- If you need clarification, ask it in the comment box above.
- Better answers use proper spelling and grammar.
- Provide details, support with references or personal experience.
Tell us some more! Your answer needs to include more details to help people.You can't post answers that contain an email address.Please enter a valid email address.The email address entered is already associated to an account.Login to postPlease use English characters only.
Tip: The max point reward for answering a question is 15.
Remove the dist cap, mark the direction the rotor is pointed as close as possible for reference on the new one. Next mark the location of the distributor shaft to the surface of the intake for reference. Remove the bolt and disconnect the wiring, twist the old dist back and forth and pull up, it may be stuck so just work it back and forth. Install new dist using alignment marks made earlier, leave hold down bolt slightly loose and set timing to 10 BDTC with the spout timing shorting bar removed (near ignition control module).
The timing marks should be on the crank pulley, and you would pull the plug for the Spout near the distributor to put it in test mode. There should be a sticker on the hood or radiator support with the setting.
Then He did wrong. You are allowed 3 degrees out even 5 degrees. TPS replaced runs and quits.The way to adjust the TPS is to use a OHM meter till roating it gives no continuity.Leave alone for now,there is a idle up air control.on the throttle body its brass turn that 1/4 out and bring the RPM out. to 800RPM. When you moved the timing you also must set idle.To begin with the TPS was never the problem. Do the basic set timing,you also set RPM.
Probably timing. Aim a timing light at your crankshaft, and see if the mark is jumping back and forth irradically. It should be staying in one spot. If it's jumping around, your timing chain has jumped a cog. If not the timing, then it's probably bad wires or improper firing order .
If it's not a faulty spark plug or wire, you may be having timing issues. Possibly the timing belt has slipped one cog. If you have access to a timing light, aim it at any mark on the crank shaft. If the mark appears to be jumping back and forth, your belt has jumped. The mark should stay in one place.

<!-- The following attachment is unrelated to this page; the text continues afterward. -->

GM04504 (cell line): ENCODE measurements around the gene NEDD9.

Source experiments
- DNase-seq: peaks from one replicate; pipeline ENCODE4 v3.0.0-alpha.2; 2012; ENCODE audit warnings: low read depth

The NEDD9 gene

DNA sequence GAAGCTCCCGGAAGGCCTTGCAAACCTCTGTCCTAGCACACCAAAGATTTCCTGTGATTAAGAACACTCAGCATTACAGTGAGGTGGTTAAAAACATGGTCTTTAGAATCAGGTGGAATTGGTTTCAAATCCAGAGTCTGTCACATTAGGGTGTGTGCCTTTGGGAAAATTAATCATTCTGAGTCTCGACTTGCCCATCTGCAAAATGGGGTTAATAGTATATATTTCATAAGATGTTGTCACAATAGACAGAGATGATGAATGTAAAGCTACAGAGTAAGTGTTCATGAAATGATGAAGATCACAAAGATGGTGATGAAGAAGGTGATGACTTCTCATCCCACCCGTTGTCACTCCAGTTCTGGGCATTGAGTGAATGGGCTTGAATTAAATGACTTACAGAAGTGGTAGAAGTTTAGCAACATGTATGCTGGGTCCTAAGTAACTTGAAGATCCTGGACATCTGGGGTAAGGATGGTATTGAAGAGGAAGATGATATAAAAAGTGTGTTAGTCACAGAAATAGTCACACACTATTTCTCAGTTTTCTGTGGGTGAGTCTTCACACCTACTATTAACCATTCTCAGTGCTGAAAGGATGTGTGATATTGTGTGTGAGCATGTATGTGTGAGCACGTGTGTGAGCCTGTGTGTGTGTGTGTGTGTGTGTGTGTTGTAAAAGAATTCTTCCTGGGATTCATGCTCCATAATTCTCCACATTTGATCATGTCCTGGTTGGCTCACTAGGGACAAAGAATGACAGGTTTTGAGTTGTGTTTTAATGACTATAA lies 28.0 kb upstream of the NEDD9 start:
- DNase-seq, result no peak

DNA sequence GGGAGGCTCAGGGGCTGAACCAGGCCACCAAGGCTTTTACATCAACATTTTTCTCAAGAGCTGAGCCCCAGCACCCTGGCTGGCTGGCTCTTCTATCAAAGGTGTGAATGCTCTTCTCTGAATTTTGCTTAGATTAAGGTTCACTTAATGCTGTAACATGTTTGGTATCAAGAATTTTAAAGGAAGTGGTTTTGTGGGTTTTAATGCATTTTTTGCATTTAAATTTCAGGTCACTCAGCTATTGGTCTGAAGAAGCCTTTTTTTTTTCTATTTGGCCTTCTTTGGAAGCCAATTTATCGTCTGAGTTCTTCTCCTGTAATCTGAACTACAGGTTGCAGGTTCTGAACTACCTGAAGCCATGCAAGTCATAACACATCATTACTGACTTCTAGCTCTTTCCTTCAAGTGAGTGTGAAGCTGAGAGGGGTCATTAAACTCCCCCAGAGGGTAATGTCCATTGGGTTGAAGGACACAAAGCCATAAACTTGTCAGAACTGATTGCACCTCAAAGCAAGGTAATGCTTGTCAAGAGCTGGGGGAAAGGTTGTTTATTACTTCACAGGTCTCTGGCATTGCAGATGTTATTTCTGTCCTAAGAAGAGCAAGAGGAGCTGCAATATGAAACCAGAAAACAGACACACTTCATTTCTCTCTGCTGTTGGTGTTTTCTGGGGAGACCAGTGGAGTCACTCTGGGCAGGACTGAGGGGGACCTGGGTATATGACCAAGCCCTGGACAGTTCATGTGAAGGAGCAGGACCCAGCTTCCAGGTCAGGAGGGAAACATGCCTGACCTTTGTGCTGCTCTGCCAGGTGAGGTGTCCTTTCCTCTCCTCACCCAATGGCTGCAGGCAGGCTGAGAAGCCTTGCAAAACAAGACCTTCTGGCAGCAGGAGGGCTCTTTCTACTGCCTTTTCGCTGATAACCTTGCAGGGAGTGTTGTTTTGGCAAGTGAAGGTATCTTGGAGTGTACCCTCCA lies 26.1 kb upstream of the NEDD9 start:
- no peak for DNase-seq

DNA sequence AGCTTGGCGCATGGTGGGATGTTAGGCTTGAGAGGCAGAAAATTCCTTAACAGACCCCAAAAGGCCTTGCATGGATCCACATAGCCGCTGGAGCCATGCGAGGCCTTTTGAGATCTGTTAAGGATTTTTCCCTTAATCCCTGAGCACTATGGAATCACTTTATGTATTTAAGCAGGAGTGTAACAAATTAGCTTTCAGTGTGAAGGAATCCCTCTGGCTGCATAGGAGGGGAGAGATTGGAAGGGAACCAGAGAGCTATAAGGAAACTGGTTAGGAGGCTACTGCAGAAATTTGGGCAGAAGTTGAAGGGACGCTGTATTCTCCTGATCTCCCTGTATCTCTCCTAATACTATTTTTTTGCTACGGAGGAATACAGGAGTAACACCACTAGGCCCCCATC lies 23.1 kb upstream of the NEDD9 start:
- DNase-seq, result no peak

Hello catfans Undo the spout connector near the distributor to put it to base timing (non computed) Hook the timing light to #5 ignition wire. This will bring the timing mark up. #1 cylinder won't work. Adjust timing to 10 degrees before top dead center. Reinstall the timing connector. If you need more assistance, let me know. KL
I recently had to replace my water pump 1991 Toyota pickup.Everything was going smooth.What you have to do is make sure both cams are pointed at the marks/notches on the back timing cover.The left one might be pointed a little more to the left of the notch, and the right one may be pointed a little more to the right. the crankshaft has to be pointed at 0 degrees. The only way to be sure this is done proper is to turn the engine twice... use a socket attached to the crankshaft and turn it past the 0 degree mark once, until it comes back again (the second time) both marks on the cams need to match up exactly the way they started... next set a inductive timing light to number one cylinder, and gap the diagnostic terminal under the hood (use a paper clip and connect the e terminal to the terminal (check manual for this, some years you must detach a vacuum tube!!!) after this start the truck, put the timing light on the crankshaft, and measure the timing... timing should be 10 degrees BEFORE top dead center (0 degrees) this is at idle (~700) if the engine is turning faster than this, the timing will be different.. best of luck and make sure the terminals are jumped!! otherwise the engine will try and compensate for the difference
To set the ignition timing on 86 mustang, get a white crandon or white paint. Find dampener on the crankshaft behind the serpentine bell. Between to 0 and the 20 there is a 10 mark. Use the white crandon or paint to mark this. Hookup your timing light, to the battery and to cylinder number one on the distributor. On this side of the distributor where the wiring harness goes in there are two more wires hanging down from the harness. This is your spout plug connector. Remove it because with this in the computer will keep adjusting the timing by itself and you will not be able to set the timing. So with the spout connector removed and the engine warmed up adjust the timing with the engine running and the timing light pointed at the dampener aligned the pointer up with the number 10 that you have marked. Do this by turning the distributor back and forth until you achieve the correct timing. To do this you must loose and the half inch bolt on the distributor hold down, when you're done retighten this bolt. Good luck.
I have wondered why this happens many times in the past. You would think the marks should line up using #1 cylinder but they don't. It has been a while but I think if you hook up to #5 ignition wire the marks will come up for you.You will need to undo the "spout" connector before setting it to 10 degrees before top dead center. The spout is a two wire jumper clip that should break out of the harness at the distributor. Warm the engine up for a while so it doesn't stall as easy while you set the timing.
The '92 Subaru Legacy uses a distributorless ignition system. No adjustment is possible/necessary. The computer adjusts the timing continuously.
You can check the timing if you have a timing light. The spec for engines with a turbo charger is 15 degrees plus or minus 8 degrees at 700 RPM. Non-turbo engines are 20 degrees plus or minus 8 degrees at 700 RPM.